Now this. He looked at their faces beaming with joy, complete strangers he had never even tried to get to know. He sat down dragging a silence along that seemed to last forever, until the little girl stepped from behind her mother and sat beside him, one little hand on the hopeful whiteness. The piano player smiled and played. He played one song after another into the sunset, the villagers sitting on the rock around him, happy.

The little girl set her hand on the piano player’s arm while he played. She closed her eyes and suddenly she understood. He had never stopped listening to music. He had listened on to the waterfall, to the birds, to the waves splashing, the wind, the crickets, the branches brushing against the old gate.

And he played on and on till the last song, Helen’s favorite by Pearl Jam. He looked at the villagers and sang in a low whisper “I’m a lucky man, to count on both hands the ones I love… stay with me”. Thank you. In his mind, the music sheets flew away softly, finally free.

“My name is Lisa. What’s your name?” the little girl asked.

“Paul. Would you like to learn how to play the piano, Lisa?”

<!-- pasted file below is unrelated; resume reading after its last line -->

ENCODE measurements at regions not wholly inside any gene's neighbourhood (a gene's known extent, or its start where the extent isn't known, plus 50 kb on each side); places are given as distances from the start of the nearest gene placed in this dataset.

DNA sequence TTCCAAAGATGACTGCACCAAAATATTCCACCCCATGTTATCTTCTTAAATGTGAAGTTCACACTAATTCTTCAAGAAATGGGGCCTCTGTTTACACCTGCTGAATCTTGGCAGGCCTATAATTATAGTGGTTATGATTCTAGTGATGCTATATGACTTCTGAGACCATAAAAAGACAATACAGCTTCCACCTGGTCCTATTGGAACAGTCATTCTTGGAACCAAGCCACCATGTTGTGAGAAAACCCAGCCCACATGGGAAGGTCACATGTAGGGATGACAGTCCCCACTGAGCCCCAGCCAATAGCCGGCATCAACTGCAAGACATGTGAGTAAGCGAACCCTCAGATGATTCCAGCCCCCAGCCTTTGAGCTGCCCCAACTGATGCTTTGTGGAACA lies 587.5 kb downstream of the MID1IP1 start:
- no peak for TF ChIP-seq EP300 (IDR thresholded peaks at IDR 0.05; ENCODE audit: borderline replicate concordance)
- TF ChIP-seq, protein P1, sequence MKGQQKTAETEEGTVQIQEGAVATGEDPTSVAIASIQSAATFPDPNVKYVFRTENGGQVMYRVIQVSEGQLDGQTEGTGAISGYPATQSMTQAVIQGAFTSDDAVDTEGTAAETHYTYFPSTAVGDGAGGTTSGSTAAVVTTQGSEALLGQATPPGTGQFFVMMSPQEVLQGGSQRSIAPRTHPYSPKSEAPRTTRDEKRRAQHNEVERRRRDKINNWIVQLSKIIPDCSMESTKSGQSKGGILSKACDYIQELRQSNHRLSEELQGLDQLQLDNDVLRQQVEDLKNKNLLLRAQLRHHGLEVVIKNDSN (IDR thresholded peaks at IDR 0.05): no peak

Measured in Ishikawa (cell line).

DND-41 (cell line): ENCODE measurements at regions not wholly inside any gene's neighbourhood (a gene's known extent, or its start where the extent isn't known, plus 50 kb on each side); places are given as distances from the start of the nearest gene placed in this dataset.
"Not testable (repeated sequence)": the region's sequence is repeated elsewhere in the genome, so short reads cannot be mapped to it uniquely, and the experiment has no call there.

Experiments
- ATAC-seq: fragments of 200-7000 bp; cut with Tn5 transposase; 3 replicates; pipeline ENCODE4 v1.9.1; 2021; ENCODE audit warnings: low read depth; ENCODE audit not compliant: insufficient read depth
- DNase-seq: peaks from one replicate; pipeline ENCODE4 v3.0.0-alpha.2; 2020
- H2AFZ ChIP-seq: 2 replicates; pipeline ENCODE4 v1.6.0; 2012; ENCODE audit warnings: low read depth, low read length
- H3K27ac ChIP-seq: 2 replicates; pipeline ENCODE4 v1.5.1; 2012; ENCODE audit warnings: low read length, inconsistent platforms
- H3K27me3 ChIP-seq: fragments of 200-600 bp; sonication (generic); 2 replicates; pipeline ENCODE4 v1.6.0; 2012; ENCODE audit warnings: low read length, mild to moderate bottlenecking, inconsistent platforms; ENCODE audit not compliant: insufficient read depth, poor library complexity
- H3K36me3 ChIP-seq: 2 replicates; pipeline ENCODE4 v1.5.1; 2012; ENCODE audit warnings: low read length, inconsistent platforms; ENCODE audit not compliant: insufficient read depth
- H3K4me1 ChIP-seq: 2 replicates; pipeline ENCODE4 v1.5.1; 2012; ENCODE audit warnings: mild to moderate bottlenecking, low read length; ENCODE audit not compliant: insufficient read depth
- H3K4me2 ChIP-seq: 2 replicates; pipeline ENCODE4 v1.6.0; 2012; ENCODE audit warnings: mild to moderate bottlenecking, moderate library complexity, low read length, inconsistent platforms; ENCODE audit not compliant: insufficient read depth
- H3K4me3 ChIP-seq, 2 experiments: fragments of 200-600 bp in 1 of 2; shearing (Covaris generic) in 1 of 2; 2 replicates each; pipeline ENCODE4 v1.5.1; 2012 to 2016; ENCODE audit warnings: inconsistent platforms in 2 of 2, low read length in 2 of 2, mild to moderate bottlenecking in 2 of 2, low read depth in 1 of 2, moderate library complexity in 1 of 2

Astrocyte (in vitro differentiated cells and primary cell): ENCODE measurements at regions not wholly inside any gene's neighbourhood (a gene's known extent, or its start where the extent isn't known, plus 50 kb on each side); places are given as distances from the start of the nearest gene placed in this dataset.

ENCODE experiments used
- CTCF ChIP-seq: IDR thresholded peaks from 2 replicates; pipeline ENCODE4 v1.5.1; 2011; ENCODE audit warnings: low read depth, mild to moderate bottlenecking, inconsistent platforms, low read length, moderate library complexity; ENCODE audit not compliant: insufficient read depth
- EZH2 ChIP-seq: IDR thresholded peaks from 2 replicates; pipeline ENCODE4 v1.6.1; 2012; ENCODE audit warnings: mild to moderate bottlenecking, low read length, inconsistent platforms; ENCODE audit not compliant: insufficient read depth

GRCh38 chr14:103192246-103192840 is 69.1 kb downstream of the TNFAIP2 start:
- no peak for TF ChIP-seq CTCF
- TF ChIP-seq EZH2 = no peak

And the little girl smiled.

***

A short note before I wrap up, this narrative was inspired by Second Life’s sim Misali. I encourage you to visit this location where you’ll recognize many of the elements mentioned in the story. And the piano does play Pearl Jam’s “Breathe” (click the music sheet), the perfect finish to the story. Enjoy!

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7 Responses to “The Piano Player – Part II/II”

  1. london junkers
    2013/03/06 at 13:44 #

    Brilliant. Simply brilliant !! You did it again, WOW !!

    • Lizzie Gudkov
      2013/03/07 at 14:08 #

      :) This month’s story was written in a very short time, because the sim has so many interesting places that trigger a lot of ideas! I’m glad you’ve enjoyed this short-story.

  2. Yordie Sand
    2013/03/15 at 16:11 #

    Hi Lizzie… loved the story and catching up. Hugs, Yordie

    • Lizzie Gudkov
      2013/03/19 at 12:07 #

      Thank you, Yordie. :) Hope to see a post from you when you’re ready!

  3. Ravanel Griffon
    2013/03/18 at 19:47 #

    I loved every bit of this story, so beautiful, I actually got tears in my eyes. Please, more of these stories! :)

    • Lizzie Gudkov
      2013/03/19 at 12:10 #

      Thank you, Ravanel! I’m so happy you have enjoyed it. I tend to write darker stories with… fatal consequences for the characters! This time I made it a point of writing something outside of my “comfort zone”. I specifically wanted something that would touch the reader. And I see it worked! :)

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  1. The Piano Player - Part I/II | iRez SaloniRez Salon - 2013/03/04

    […] (Part II, the conclusion of the Piano Player’s story) […]